Skip to main content

Zwift PowerUps: What are they and when should you use them?

Zwift powerups
(Image credit: Zwift)

OK, so that global lockdown sold you on the indoor-cycling concept, but the whole Zwift thing has left you scratching your head. There's a lot to take in, isn't there? In this article, we'll look at Zwift PowerUps, explain exactly what they are, what they do, and provide tips on when is best to use them.

However, if you're looking for a more broad explanation of Zwift, we've already written a comprehensive Zwift guide to run you through the ins and outs of
the platform as well as to show you what you need to get started.  

The more you use Zwift, the more XP (experience points) you will accumulate to unlock various gear options, components and bicycles – all of which have a direct bearing on your in-game performance. If these unlockables and virtual bicycles pique your interest, chances are you're the competitive type and will inevitably start experimenting with eRacing and the myriad race options on offer within the game.

If that's you, then you might be pleased to see we've put together a handy guide explaining how to race on Zwift too, where you'll not only find setup advice but top tips from inside the pixelated peloton. We also have a nice little explainer of ZwiftPower, which is somewhat of an unofficial governing body over Zwift racing and is the first place to go to check your post-race results and how you stack up. 

It's in the Zwift racing world that you'll discover that FTP is just three letters, and that massive power numbers can only get you so far in the realm of pixels. Zwift is, after all, just a game, and possesses many novelties and hacks that you can use to boost your performance. These performance boosters are called powerups and are randomly awarded as you pass through a start/finish area or sprint arch, or summit a KOM.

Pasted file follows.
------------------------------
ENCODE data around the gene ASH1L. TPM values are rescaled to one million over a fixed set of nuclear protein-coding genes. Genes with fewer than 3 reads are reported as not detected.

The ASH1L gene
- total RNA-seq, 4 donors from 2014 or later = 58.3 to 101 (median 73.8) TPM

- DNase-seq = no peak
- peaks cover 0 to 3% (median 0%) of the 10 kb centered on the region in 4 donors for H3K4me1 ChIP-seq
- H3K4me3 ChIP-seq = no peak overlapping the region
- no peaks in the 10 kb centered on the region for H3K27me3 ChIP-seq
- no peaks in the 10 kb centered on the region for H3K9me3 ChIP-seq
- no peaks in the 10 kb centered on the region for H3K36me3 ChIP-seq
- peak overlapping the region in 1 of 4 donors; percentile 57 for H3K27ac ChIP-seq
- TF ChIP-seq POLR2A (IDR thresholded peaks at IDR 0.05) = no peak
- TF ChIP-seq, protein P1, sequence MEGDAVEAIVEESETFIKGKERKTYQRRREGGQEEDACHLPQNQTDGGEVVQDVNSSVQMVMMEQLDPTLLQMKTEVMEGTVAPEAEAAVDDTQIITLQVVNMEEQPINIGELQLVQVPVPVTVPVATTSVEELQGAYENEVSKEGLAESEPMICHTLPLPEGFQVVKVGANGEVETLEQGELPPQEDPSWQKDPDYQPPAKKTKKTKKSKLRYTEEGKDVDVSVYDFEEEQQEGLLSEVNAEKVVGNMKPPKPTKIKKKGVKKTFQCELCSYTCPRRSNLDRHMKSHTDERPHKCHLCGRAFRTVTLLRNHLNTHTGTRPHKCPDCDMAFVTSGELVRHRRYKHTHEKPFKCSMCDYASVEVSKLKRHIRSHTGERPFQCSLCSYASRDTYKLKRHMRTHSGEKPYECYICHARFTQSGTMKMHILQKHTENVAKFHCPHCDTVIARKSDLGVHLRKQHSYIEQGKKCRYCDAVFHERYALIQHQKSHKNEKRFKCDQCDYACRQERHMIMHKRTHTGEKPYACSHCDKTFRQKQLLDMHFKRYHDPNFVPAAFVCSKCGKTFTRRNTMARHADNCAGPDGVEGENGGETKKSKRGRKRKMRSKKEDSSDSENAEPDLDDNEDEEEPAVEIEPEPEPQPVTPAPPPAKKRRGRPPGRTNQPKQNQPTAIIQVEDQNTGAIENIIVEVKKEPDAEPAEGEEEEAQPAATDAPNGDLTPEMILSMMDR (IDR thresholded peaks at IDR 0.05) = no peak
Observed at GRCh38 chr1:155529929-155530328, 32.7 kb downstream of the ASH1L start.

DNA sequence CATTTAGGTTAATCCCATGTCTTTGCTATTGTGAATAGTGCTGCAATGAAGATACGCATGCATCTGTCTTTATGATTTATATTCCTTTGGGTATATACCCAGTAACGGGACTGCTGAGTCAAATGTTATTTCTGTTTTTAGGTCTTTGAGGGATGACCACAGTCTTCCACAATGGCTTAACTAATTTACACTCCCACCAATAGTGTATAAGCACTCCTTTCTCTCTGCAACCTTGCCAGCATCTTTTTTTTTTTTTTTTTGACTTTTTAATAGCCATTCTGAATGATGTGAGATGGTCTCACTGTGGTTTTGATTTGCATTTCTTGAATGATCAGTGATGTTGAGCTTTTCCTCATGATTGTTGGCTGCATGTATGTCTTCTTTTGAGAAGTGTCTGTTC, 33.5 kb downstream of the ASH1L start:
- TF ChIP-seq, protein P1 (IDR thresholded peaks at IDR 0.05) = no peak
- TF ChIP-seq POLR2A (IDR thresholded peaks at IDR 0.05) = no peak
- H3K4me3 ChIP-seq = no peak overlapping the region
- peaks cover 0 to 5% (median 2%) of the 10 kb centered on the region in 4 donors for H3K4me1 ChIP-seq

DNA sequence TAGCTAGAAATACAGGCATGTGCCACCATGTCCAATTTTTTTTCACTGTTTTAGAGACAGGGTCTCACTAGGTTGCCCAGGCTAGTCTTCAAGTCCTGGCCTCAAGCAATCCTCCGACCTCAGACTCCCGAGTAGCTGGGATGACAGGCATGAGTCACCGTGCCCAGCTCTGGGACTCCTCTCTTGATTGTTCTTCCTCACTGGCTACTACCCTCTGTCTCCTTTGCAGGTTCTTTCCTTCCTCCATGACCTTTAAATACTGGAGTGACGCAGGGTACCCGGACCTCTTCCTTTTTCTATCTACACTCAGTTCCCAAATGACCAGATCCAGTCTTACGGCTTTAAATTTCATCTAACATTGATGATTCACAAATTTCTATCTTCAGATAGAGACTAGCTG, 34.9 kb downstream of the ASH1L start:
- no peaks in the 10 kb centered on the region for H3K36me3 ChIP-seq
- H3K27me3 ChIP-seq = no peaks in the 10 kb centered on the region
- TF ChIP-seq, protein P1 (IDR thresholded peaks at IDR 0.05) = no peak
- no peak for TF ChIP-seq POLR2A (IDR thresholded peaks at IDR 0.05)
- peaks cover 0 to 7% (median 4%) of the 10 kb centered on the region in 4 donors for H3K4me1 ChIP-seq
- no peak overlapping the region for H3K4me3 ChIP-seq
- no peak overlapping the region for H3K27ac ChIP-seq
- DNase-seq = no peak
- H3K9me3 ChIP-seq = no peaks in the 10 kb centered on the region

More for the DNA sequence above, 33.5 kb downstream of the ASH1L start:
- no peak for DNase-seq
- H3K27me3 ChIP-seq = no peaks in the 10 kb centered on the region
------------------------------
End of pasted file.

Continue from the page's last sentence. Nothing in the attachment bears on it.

There are seven different types comprising two XP bonus powerups (large, 250 points; small, 10 points), and five performance-enhancing powerups that can be used to your advantage in races – and here we'll be covering the latter.

Zwift PowerUps

(Image credit: Zwift)

1. Feather Lightweight (feather)

The Feather powerup reduces your weight by 9.5kg, making it ideal for launching an uphill attack or avoiding getting dropped on a tough climb. When to use it will come down to experience and strategy, as it lasts for just 15 seconds. 

Pro tip: You guessed it: the feather only really works on steep, steep climbs. Use it to your advantage on sections of road that point skywards.

2. Truck Draft Boost (van)

The Truck Draft Boost powerup is best used when tucked behind other riders in the bunch. It increases the effect of drafting by 50 per cent, so you can take a small rest while maintaining the same speed as those ahead of you. Again, a strategy is very important here. Some Zwifters will use it to launch an attack from the back to double-up on the drafting effect of the bunch – but be smart, as it only lasts 30 seconds. It can also be a great tool to close those final few metres when bridging to a break, or it can help get you back into the bunch if you're on the verge of being dropped. 

Pro tip: The Truck Draft Boost only works when you're drafting somebody – it's useless if you're out solo or you've been dropped. Save it for the right moment.

3. Helmet Aero Boost (helmet)

Like the Truck Draft, the Helmet Aero powerup lasts for 30 seconds and is a sprinter's secret weapon. Not only is it handy for going on attacks off the front and bridging to the group ahead, should you experience a dead wheel, but it also helps for going faster on the descents. However, of all the benefits it provides, the Helmet Aero Boost powerup is ideally suited for contesting the sprint.

Pro tip: Use the helmet aero on fast downhills (it may catch out the bunch by surprise), for bridging to the breakaway or even when it comes down to the sprint.